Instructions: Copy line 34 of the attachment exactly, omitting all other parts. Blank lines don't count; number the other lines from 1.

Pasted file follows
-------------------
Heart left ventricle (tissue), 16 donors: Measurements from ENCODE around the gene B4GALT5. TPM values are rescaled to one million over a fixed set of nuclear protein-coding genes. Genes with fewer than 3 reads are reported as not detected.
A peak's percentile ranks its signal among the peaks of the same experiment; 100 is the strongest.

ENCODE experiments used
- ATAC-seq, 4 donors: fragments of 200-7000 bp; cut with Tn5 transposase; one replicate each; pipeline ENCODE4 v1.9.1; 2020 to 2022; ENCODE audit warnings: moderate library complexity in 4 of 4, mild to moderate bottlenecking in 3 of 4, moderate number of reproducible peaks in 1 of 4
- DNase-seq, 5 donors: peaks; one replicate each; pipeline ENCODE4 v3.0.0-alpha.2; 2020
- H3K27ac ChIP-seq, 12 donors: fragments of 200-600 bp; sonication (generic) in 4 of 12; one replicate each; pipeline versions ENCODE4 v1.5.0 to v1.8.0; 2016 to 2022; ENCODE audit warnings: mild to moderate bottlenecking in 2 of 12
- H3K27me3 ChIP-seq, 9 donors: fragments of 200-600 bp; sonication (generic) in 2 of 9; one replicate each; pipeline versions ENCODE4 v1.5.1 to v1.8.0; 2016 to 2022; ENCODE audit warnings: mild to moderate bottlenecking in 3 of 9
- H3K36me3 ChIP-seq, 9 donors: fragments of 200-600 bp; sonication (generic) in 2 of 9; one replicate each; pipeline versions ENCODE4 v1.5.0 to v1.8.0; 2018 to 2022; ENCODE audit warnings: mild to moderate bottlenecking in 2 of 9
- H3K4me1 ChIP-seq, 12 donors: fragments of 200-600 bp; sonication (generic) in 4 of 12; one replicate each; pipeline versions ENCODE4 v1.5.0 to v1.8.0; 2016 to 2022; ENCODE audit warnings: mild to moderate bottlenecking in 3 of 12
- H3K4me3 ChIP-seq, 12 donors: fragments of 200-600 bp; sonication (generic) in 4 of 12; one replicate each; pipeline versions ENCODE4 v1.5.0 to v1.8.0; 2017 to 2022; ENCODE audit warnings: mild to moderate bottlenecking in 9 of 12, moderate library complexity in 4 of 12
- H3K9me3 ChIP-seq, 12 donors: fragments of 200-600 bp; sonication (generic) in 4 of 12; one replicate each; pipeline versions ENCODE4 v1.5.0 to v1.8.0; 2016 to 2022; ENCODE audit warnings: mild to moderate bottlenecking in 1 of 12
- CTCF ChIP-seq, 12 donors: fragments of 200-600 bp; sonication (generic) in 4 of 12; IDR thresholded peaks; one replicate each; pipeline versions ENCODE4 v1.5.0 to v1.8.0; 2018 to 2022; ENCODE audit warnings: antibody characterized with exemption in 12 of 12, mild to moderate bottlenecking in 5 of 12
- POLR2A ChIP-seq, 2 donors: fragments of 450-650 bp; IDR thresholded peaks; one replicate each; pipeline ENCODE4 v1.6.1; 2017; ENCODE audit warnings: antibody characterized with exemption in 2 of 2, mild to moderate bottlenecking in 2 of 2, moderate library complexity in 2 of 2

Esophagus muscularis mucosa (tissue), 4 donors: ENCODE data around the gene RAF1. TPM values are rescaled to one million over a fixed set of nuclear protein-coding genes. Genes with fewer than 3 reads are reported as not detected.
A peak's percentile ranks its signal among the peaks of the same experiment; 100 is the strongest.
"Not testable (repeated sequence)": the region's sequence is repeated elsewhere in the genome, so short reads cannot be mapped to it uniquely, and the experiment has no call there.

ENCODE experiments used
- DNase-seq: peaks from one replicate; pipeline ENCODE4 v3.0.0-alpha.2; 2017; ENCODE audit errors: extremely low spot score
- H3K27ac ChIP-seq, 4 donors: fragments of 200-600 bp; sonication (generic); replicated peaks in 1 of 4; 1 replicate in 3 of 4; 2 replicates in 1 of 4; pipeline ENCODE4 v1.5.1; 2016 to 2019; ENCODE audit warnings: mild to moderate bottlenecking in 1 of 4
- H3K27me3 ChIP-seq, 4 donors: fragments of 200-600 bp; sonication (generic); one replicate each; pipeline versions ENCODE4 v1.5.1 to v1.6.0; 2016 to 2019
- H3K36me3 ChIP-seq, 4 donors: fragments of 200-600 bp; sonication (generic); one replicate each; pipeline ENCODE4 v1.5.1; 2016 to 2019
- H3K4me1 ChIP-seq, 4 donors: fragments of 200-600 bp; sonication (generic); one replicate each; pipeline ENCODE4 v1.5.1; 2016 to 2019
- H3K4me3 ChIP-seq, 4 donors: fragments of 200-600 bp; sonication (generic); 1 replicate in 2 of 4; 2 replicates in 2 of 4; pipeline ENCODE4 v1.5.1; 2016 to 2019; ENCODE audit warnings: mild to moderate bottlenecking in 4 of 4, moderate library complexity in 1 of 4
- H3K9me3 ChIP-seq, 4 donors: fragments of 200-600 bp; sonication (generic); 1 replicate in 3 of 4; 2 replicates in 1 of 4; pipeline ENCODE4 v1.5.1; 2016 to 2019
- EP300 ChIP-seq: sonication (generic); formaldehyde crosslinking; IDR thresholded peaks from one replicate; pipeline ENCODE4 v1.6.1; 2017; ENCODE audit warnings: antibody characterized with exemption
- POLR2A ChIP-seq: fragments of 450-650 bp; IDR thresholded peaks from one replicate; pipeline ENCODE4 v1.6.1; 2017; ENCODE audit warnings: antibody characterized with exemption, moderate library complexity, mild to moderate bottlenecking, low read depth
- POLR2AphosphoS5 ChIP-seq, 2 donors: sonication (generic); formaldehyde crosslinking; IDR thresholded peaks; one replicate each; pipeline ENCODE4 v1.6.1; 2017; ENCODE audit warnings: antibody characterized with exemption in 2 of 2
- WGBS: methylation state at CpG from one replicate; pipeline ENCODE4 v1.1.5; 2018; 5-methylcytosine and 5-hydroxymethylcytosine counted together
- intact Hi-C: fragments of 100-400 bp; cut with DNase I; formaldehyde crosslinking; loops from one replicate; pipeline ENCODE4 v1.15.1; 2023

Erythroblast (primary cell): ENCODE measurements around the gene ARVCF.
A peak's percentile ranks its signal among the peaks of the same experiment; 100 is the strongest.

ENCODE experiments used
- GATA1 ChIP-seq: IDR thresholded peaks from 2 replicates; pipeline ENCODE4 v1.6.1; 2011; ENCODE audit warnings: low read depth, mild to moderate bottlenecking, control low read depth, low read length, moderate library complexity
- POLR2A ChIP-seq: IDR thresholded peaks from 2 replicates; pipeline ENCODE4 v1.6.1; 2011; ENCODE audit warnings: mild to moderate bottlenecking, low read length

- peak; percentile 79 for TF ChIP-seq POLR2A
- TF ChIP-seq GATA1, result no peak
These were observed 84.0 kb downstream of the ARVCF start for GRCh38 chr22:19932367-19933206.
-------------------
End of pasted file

- POLR2A ChIP-seq: IDR thresholded peaks from 2 replicates; pipeline ENCODE4 v1.6.1; 2011; ENCODE audit warnings: mild to moderate bottlenecking, low read length